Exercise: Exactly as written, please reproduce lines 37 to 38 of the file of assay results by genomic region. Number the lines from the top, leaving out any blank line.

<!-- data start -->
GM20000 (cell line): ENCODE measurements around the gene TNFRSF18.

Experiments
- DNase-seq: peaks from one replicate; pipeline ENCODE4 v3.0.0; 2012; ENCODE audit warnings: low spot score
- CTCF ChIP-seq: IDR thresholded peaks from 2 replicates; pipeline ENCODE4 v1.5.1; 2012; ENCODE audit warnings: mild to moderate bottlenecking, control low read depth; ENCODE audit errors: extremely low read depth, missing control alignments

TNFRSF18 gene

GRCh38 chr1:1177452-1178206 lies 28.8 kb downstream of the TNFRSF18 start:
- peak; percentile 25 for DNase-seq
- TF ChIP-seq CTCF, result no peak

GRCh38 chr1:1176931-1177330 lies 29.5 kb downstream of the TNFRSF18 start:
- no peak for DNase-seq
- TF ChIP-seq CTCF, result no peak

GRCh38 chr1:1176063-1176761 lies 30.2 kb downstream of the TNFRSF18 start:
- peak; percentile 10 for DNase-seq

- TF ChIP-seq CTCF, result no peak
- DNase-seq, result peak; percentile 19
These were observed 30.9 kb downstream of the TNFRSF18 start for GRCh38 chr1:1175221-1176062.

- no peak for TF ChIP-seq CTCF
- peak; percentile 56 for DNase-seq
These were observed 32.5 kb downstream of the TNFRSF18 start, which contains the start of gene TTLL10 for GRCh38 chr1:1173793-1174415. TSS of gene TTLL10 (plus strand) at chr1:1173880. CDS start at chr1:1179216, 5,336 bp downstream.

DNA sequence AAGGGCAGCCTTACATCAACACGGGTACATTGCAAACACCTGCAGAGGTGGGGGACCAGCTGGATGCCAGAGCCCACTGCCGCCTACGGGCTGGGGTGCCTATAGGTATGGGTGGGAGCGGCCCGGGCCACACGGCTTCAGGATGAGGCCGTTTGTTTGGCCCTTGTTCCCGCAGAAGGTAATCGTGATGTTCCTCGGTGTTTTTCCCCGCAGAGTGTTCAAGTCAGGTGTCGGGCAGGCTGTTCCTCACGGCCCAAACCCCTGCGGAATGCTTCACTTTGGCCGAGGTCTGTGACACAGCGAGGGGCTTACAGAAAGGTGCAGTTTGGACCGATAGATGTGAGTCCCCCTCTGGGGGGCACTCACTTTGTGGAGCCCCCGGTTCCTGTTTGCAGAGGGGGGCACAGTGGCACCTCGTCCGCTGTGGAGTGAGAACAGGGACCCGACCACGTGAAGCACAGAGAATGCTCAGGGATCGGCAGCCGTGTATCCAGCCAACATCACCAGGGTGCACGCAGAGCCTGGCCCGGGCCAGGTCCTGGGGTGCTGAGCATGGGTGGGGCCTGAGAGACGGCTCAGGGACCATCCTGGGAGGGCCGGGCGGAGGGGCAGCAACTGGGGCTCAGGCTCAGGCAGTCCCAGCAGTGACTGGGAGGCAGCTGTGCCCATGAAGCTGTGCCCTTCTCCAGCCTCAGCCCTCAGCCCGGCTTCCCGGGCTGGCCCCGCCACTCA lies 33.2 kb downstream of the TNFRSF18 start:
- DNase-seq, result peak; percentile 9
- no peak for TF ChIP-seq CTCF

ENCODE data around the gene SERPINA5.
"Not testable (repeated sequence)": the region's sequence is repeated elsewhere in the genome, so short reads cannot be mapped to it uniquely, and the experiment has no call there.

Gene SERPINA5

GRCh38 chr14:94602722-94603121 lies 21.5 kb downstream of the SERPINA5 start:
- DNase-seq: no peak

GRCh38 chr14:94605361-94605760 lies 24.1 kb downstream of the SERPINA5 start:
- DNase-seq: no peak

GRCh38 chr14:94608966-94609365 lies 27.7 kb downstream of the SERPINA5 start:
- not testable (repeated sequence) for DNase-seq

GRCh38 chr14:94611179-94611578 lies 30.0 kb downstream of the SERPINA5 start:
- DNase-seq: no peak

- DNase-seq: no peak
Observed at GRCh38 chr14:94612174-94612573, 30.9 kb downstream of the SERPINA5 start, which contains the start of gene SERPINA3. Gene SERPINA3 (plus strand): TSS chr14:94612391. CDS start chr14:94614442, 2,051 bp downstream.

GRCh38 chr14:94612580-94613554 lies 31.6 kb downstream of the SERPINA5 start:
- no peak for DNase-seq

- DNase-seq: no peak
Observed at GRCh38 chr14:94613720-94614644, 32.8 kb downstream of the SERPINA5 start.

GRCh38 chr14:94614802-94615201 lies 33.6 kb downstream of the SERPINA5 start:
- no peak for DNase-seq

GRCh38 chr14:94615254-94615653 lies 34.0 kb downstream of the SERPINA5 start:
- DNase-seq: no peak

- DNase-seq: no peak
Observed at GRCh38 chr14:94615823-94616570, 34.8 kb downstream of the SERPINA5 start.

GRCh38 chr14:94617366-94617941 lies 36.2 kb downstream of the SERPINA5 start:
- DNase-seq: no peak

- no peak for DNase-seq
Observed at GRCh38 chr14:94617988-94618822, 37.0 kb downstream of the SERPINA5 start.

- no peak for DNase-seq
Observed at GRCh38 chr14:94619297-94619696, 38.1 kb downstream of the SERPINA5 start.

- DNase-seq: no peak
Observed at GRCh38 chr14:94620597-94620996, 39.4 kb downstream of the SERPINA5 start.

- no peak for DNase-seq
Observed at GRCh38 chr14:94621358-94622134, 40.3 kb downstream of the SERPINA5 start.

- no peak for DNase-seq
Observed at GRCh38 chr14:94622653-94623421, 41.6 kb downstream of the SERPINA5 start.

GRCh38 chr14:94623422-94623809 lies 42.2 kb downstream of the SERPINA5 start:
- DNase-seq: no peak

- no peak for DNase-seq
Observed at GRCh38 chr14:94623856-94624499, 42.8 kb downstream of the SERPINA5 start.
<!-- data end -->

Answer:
- no peak for DNase-seq

- DNase-seq: no peak